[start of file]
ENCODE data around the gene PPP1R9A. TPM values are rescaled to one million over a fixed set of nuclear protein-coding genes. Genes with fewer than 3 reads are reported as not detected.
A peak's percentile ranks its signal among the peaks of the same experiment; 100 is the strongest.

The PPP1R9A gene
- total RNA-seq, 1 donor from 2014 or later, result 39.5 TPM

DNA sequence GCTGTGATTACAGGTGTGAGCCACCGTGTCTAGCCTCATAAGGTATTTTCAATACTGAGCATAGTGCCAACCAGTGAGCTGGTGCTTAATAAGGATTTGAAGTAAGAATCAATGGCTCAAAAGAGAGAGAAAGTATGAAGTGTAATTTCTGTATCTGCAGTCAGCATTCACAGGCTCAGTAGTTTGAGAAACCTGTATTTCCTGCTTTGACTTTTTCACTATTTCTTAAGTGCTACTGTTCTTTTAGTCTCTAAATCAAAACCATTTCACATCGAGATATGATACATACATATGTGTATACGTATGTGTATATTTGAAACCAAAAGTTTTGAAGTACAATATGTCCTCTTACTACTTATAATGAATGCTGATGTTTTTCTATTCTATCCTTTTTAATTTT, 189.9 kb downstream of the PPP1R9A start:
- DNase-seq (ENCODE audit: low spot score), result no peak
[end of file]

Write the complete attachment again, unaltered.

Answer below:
ENCODE data around the gene PPP1R9A. TPM values are rescaled to one million over a fixed set of nuclear protein-coding genes. Genes with fewer than 3 reads are reported as not detected.
A peak's percentile ranks its signal among the peaks of the same experiment; 100 is the strongest.

The PPP1R9A gene
- total RNA-seq, 1 donor from 2014 or later, result 39.5 TPM

DNA sequence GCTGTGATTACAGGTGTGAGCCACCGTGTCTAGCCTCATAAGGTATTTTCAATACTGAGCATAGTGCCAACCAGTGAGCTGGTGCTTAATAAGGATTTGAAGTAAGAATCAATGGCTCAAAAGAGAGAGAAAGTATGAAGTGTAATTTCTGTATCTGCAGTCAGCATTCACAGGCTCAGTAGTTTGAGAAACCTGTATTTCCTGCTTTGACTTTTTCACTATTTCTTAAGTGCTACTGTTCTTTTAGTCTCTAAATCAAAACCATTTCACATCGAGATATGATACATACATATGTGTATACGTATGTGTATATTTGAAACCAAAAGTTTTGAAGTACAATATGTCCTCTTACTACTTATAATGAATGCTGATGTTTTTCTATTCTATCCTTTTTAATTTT, 189.9 kb downstream of the PPP1R9A start:
- DNase-seq (ENCODE audit: low spot score), result no peak